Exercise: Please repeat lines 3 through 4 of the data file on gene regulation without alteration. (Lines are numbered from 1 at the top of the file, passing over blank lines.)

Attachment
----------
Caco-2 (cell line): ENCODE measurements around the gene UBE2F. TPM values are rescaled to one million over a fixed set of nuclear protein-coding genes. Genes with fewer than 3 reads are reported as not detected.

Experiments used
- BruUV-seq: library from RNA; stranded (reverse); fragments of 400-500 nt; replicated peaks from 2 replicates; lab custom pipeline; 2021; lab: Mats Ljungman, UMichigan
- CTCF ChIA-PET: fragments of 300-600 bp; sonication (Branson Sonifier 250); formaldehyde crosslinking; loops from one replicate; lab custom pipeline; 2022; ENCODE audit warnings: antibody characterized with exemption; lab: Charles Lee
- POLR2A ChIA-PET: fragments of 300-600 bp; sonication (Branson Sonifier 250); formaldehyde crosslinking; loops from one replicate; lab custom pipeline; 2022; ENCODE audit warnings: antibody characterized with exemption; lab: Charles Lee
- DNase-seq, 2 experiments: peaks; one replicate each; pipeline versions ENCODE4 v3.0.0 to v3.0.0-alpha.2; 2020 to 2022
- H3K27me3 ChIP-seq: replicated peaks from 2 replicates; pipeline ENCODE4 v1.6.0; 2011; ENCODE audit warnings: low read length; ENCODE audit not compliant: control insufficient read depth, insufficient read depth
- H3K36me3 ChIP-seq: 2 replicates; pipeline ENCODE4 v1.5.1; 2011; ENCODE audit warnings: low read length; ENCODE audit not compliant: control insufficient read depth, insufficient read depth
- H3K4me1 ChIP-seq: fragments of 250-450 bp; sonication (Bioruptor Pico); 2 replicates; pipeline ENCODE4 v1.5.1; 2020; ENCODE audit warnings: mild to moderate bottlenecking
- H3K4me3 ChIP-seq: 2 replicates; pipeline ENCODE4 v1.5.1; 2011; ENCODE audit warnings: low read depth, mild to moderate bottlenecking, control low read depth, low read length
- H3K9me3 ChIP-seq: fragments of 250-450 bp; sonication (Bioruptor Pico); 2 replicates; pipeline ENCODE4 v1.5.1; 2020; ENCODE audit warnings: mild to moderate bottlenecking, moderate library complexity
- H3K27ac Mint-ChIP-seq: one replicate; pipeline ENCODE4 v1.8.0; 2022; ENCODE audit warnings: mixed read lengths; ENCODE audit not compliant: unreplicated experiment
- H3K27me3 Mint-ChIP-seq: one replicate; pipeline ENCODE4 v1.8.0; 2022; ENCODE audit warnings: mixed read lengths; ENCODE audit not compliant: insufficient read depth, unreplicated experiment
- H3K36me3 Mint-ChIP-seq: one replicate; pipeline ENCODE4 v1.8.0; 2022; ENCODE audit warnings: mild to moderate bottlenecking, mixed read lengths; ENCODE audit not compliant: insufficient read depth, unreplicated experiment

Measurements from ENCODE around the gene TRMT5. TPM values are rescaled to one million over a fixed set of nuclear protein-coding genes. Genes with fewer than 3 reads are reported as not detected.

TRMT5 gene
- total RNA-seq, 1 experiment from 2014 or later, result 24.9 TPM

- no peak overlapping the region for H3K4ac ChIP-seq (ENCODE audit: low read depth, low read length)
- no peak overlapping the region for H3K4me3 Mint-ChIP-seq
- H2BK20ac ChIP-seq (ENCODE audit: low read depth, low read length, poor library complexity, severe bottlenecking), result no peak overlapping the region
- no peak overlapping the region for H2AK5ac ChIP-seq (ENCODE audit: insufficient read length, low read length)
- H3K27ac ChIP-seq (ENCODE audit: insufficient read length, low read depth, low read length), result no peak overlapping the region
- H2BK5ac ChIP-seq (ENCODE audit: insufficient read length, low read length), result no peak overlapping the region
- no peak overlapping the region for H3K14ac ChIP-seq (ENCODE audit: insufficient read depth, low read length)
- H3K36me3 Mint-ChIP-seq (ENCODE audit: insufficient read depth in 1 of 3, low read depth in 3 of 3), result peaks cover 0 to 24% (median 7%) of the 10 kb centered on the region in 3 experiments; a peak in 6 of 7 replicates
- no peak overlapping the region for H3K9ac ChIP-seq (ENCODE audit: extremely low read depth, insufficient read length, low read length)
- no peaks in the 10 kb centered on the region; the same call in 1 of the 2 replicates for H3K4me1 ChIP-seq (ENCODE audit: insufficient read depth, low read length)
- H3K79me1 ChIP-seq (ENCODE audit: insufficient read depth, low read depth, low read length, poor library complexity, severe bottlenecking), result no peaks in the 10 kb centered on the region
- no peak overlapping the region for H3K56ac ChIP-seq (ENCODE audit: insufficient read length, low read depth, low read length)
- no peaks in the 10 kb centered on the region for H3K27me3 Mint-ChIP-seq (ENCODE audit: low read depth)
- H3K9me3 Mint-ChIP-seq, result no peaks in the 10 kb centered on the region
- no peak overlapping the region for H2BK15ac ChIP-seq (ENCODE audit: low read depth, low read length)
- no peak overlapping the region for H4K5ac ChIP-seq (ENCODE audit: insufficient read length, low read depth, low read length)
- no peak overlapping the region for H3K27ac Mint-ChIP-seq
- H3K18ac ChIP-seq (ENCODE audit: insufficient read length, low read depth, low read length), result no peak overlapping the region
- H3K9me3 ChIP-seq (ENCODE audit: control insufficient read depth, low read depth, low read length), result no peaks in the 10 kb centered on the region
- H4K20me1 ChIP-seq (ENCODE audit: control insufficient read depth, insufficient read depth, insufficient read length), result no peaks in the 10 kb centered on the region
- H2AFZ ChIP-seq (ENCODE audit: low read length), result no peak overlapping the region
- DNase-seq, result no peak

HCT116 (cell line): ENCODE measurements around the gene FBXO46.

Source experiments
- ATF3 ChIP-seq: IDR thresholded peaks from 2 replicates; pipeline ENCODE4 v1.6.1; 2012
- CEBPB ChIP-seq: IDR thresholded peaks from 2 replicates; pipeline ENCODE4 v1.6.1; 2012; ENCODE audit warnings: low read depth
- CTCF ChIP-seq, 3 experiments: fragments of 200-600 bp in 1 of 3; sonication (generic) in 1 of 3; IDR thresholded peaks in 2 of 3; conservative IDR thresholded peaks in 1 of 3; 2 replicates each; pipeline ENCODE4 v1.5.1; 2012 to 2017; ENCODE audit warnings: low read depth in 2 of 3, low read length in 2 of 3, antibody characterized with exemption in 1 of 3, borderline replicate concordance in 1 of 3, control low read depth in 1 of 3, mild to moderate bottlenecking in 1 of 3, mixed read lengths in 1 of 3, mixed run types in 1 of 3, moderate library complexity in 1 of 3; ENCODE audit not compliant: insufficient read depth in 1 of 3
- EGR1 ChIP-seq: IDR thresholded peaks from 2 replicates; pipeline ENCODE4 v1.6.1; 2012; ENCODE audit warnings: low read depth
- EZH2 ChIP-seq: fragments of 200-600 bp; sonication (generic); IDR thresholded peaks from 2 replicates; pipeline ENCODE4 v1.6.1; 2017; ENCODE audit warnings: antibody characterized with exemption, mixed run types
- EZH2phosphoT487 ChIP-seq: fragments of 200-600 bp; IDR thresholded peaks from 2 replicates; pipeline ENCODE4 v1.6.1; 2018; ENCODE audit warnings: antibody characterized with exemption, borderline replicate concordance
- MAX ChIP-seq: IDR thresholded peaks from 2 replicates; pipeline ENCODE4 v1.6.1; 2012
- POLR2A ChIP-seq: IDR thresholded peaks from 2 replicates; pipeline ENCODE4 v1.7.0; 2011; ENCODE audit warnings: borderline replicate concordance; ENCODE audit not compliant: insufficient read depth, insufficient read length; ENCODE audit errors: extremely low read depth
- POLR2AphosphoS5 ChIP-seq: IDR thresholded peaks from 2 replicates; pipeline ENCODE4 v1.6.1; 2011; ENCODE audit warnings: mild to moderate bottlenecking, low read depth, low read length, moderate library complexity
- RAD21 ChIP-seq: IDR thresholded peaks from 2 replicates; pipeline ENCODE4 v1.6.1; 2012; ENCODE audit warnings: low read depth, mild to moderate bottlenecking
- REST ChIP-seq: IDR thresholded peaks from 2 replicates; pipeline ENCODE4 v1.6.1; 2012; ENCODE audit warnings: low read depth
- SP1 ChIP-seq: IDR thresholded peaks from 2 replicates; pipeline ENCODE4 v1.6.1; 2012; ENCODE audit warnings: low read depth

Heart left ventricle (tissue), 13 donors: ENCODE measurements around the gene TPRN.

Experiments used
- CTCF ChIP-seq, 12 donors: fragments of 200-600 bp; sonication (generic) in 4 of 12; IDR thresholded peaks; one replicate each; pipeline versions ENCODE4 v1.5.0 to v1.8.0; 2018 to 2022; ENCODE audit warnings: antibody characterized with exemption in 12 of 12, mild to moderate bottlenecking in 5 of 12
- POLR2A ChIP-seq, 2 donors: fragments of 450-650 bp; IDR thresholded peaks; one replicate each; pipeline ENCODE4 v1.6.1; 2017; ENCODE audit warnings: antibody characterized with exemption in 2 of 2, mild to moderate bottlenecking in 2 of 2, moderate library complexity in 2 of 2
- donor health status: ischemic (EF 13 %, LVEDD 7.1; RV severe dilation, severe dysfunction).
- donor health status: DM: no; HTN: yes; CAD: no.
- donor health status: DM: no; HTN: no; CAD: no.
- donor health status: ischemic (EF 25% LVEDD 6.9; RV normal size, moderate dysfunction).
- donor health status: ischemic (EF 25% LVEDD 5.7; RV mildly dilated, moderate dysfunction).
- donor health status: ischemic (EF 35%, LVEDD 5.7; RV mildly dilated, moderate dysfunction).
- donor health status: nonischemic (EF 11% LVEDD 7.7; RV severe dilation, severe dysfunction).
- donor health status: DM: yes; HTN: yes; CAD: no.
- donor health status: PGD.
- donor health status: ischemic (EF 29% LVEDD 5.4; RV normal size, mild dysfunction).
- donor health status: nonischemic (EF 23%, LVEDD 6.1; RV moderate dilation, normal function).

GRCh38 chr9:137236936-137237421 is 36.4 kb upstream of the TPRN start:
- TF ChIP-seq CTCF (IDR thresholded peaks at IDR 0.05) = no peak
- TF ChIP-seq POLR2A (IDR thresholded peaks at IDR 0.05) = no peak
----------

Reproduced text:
- BruUV-seq: library from RNA; stranded (reverse); fragments of 400-500 nt; replicated peaks from 2 replicates; lab custom pipeline; 2021; lab: Mats Ljungman, UMichigan
- CTCF ChIA-PET: fragments of 300-600 bp; sonication (Branson Sonifier 250); formaldehyde crosslinking; loops from one replicate; lab custom pipeline; 2022; ENCODE audit warnings: antibody characterized with exemption; lab: Charles Lee